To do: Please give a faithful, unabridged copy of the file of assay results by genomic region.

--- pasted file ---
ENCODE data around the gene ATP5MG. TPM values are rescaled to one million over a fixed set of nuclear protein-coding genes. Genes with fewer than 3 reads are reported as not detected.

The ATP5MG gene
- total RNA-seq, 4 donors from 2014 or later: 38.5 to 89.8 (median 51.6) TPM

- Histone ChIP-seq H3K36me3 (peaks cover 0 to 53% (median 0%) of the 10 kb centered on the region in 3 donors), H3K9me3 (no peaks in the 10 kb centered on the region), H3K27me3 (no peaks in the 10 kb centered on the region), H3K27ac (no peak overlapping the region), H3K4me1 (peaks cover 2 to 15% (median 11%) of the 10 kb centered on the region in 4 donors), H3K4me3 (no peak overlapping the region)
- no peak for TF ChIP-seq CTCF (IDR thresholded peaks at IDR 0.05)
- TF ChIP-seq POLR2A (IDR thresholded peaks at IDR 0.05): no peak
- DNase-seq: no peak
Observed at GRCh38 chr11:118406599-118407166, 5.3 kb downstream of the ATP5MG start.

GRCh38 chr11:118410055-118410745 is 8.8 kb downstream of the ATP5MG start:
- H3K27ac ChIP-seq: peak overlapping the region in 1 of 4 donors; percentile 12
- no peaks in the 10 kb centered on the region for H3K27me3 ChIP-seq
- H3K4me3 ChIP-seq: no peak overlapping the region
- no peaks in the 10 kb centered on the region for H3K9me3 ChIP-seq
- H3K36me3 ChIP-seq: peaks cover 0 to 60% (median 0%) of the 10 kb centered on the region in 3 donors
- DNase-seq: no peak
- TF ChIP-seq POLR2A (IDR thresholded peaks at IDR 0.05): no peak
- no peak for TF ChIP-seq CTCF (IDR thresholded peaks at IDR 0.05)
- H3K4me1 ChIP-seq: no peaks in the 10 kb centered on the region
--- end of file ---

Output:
ENCODE data around the gene ATP5MG. TPM values are rescaled to one million over a fixed set of nuclear protein-coding genes. Genes with fewer than 3 reads are reported as not detected.

The ATP5MG gene
- total RNA-seq, 4 donors from 2014 or later: 38.5 to 89.8 (median 51.6) TPM

- Histone ChIP-seq H3K36me3 (peaks cover 0 to 53% (median 0%) of the 10 kb centered on the region in 3 donors), H3K9me3 (no peaks in the 10 kb centered on the region), H3K27me3 (no peaks in the 10 kb centered on the region), H3K27ac (no peak overlapping the region), H3K4me1 (peaks cover 2 to 15% (median 11%) of the 10 kb centered on the region in 4 donors), H3K4me3 (no peak overlapping the region)
- no peak for TF ChIP-seq CTCF (IDR thresholded peaks at IDR 0.05)
- TF ChIP-seq POLR2A (IDR thresholded peaks at IDR 0.05): no peak
- DNase-seq: no peak
Observed at GRCh38 chr11:118406599-118407166, 5.3 kb downstream of the ATP5MG start.

GRCh38 chr11:118410055-118410745 is 8.8 kb downstream of the ATP5MG start:
- H3K27ac ChIP-seq: peak overlapping the region in 1 of 4 donors; percentile 12
- no peaks in the 10 kb centered on the region for H3K27me3 ChIP-seq
- H3K4me3 ChIP-seq: no peak overlapping the region
- no peaks in the 10 kb centered on the region for H3K9me3 ChIP-seq
- H3K36me3 ChIP-seq: peaks cover 0 to 60% (median 0%) of the 10 kb centered on the region in 3 donors
- DNase-seq: no peak
- TF ChIP-seq POLR2A (IDR thresholded peaks at IDR 0.05): no peak
- no peak for TF ChIP-seq CTCF (IDR thresholded peaks at IDR 0.05)
- H3K4me1 ChIP-seq: no peaks in the 10 kb centered on the region